A nuclease (also archaically known as nucleodepolymerase or polynucleotidase) is an enzyme capable of cleaving the phosphodiester bonds between nucleotides of nucleic acids. Nucleases variously effect single and double stranded breaks in their target molecules. In living organisms, they are essential machinery for many aspects of DNA repair. Defects in certain nucleases can cause genetic instability or immunodeficiency. Nucleases are also extensively used in molecular cloning.
There are two primary classifications based on the locus of activity. Exonucleases digest nucleic acids from the ends. Endonucleases act on regions in the middle of target molecules. They are further subcategorized as deoxyribonucleases and ribonucleases. The former acts on DNA, the latter on RNA.
In the late 1960s, scientists Stuart Linn and Werner Arber isolated examples of the two types of enzymes responsible for phage growth restriction in Escherichia coli (E. coli) bacteria. One of these enzymes added a methyl group to the DNA, generating methylated DNA, while the other cleaved unmethylated DNA at a wide variety of locations along the length of the molecule. The first type of enzyme was called a "methylase" and the other a "restriction nuclease". These enzymatic tools were important to scientists who were gathering the tools needed to "cut and paste" DNA molecules. What was then needed was a tool that would cut DNA at specific sites, rather than at random sites along the length of the molecule, so that scientists could cut DNA molecules in a predictable and reproducible way.
An important development came when H.O. Smith, K.W. Wilcox, and T.J. Kelley, working at Johns Hopkins University in 1968, isolated and characterized the first restriction nuclease whose functioning depended on a specific DNA nucleotide sequence. Working with Haemophilus influenzae bacteria, this group isolated an enzyme, called HindII, that always cut DNA molecules at a particular point within a specific sequence of six base pairs. They found that the HindII enzyme always cuts directly in the center of this sequence (between the 3rd and 4th base pairs)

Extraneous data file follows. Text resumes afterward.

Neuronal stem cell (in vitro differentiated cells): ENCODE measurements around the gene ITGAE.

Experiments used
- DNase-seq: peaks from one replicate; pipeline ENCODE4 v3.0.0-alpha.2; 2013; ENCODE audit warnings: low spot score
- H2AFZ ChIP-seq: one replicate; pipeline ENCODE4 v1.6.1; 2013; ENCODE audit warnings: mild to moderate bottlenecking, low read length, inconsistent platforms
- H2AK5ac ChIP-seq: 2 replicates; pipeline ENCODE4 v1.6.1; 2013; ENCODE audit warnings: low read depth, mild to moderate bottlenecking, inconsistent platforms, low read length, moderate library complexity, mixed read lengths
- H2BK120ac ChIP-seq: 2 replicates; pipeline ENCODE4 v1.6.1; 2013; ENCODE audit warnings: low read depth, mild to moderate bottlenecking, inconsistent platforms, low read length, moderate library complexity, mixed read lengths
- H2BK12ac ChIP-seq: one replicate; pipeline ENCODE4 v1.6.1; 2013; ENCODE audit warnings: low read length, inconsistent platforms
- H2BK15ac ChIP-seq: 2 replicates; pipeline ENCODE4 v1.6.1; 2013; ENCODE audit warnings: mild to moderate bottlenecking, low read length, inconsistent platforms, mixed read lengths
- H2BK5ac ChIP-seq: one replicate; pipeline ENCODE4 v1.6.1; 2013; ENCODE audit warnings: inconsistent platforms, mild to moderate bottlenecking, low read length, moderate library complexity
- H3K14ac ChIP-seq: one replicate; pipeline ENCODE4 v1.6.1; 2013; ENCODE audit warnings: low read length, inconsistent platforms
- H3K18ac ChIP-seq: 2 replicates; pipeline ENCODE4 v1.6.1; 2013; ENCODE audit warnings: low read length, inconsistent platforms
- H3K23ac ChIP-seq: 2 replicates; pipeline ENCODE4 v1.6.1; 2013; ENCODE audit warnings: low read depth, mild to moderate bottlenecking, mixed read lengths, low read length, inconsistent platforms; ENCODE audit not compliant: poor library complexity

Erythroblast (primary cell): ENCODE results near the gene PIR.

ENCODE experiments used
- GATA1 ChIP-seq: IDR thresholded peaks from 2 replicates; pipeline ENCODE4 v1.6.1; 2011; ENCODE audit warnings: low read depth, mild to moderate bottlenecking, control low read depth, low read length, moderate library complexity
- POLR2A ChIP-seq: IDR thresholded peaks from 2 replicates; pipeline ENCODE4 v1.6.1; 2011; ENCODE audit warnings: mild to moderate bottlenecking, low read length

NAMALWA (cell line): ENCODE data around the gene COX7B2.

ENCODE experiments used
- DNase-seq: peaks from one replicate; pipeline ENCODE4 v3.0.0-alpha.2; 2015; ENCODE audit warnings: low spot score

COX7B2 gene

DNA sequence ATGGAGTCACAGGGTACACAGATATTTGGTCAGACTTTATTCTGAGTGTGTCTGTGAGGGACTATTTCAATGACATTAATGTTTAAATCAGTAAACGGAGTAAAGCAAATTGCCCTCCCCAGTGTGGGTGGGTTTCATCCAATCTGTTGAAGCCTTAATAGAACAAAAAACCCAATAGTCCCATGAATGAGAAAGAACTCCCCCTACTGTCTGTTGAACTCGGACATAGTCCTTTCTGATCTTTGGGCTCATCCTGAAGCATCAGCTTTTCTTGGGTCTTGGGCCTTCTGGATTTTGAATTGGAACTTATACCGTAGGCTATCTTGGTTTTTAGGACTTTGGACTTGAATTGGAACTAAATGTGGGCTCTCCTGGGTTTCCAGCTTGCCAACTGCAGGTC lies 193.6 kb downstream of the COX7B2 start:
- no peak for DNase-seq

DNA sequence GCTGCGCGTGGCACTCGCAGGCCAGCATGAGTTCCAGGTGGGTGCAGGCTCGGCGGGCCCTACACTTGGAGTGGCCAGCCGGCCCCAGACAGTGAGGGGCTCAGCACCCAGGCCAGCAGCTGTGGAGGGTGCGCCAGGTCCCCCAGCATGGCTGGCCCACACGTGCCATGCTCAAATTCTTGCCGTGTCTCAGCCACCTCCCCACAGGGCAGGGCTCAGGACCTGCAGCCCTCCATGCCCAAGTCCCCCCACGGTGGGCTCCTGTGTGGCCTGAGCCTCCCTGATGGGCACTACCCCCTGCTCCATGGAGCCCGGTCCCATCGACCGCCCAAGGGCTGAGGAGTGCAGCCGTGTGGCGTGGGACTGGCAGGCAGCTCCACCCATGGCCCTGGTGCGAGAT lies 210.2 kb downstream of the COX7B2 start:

Numerical Classification System
Most nucleases are classified by the Enzyme Commission number of the "Nomenclature Committee of the International Union of Biochemistry and Molecular Biology" as hydrolases (EC-number 3). The nucleases belong just like phosphodiesterase, lipase and phosphatase to the esterases (EC-number 3.1), a subgroup of the hydrolases. The esterases to which nucleases belong are classified with the EC-numbers 3.1.11 - EC-number 3.1.31.
Nuclease primary structure is by and large poorly conserved and minimally conserved at active sites, the surfaces of which primarily comprise acidic and basic amino acid residues. Nucleases can be classified into folding families.
A nuclease must associate with a nucleic acid before it can cleave the molecule. That entails a degree of recognition. Nucleases variously employ both nonspecific and specific associations in their modes of recognition and binding. Both modes play important roles in living organisms, especially in DNA repair.
Nonspecific endonucleases involved in DNA repair can scan DNA for target sequences or damage. Such a nuclease diffuses along DNA until it encounters a target, upon which the residues of its active site interact with the chemical groups of the DNA. In the case of endonucleases such as EcoRV, BamHI, and PvuII, this nonspecific binding involves electrostatic interactions between minimal surface area of the protein and the DNA. This weak association leaves the overall shape of the DNA undeformed, remaining in B-form.